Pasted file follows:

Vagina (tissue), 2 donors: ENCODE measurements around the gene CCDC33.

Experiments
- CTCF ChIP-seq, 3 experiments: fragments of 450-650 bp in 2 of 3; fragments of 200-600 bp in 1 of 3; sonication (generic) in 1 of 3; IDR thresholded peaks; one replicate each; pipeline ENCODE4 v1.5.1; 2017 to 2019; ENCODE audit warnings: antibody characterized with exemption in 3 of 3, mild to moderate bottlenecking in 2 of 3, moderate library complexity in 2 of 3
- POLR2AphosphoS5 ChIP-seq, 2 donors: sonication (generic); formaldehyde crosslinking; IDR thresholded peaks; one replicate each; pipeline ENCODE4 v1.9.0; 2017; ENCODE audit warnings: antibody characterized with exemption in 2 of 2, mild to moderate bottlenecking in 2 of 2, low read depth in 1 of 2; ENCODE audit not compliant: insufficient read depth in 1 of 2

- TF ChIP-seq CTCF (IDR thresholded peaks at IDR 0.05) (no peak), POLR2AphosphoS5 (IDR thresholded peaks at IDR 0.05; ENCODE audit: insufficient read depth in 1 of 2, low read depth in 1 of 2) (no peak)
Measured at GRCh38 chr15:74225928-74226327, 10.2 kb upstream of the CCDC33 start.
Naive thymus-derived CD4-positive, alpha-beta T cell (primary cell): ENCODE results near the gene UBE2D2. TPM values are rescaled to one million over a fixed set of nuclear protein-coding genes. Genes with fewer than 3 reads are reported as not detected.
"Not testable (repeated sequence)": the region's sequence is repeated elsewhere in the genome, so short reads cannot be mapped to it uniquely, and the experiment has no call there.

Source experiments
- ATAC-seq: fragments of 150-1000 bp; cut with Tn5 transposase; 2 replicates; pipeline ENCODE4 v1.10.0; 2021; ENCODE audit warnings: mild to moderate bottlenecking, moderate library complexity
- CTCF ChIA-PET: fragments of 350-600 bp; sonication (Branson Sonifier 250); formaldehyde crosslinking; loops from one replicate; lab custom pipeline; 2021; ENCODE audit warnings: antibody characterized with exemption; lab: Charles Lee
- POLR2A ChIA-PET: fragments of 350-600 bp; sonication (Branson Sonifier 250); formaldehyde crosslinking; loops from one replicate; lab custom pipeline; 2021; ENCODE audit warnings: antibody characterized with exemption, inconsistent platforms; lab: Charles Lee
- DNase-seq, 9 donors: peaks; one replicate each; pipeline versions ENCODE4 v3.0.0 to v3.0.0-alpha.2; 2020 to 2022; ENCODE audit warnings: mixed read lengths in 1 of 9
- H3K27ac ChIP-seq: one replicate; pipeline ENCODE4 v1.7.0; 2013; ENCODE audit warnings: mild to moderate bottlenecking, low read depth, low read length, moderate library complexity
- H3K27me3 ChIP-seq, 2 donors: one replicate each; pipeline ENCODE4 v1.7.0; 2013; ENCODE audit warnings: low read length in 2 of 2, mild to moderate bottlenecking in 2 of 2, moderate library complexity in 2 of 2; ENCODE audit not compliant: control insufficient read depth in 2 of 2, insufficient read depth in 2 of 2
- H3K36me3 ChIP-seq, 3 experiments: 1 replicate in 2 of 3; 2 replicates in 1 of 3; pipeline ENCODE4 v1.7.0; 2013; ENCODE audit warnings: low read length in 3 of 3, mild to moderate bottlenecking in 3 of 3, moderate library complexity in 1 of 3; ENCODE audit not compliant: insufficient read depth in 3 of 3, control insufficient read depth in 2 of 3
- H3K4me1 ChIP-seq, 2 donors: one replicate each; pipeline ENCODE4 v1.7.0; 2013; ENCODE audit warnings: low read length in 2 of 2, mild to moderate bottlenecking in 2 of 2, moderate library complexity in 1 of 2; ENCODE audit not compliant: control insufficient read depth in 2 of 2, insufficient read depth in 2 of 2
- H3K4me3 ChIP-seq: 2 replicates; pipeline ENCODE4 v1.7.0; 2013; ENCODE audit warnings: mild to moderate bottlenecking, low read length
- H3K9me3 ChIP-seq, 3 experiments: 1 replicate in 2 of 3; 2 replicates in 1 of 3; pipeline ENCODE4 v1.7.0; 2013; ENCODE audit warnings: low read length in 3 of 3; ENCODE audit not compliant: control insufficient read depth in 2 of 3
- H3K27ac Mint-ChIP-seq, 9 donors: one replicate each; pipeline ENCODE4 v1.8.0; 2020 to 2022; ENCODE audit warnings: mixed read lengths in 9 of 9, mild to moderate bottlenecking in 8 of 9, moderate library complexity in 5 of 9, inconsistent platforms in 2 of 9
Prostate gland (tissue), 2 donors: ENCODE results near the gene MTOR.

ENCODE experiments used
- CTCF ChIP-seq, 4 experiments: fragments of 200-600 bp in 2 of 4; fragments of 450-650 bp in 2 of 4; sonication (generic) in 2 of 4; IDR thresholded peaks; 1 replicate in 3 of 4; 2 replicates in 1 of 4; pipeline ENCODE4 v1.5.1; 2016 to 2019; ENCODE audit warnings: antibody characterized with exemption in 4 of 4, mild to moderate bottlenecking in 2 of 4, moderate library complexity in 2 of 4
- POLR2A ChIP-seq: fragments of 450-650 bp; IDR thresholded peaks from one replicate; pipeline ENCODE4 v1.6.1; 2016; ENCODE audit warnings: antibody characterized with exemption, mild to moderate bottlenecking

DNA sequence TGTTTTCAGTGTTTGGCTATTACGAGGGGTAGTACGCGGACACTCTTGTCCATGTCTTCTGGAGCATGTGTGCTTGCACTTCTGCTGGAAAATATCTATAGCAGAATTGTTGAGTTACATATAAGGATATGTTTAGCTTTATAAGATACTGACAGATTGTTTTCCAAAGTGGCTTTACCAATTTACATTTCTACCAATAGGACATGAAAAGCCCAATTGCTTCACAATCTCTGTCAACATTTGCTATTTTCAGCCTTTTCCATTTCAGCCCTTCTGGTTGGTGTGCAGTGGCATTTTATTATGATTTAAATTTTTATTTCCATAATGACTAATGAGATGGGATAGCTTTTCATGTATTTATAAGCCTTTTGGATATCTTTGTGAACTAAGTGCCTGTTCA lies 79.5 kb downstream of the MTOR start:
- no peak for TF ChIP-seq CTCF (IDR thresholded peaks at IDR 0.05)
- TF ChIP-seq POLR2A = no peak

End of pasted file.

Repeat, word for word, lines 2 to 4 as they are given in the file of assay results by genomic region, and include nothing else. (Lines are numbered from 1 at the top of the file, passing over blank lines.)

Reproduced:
Experiments
- CTCF ChIP-seq, 3 experiments: fragments of 450-650 bp in 2 of 3; fragments of 200-600 bp in 1 of 3; sonication (generic) in 1 of 3; IDR thresholded peaks; one replicate each; pipeline ENCODE4 v1.5.1; 2017 to 2019; ENCODE audit warnings: antibody characterized with exemption in 3 of 3, mild to moderate bottlenecking in 2 of 3, moderate library complexity in 2 of 3
- POLR2AphosphoS5 ChIP-seq, 2 donors: sonication (generic); formaldehyde crosslinking; IDR thresholded peaks; one replicate each; pipeline ENCODE4 v1.9.0; 2017; ENCODE audit warnings: antibody characterized with exemption in 2 of 2, mild to moderate bottlenecking in 2 of 2, low read depth in 1 of 2; ENCODE audit not compliant: insufficient read depth in 1 of 2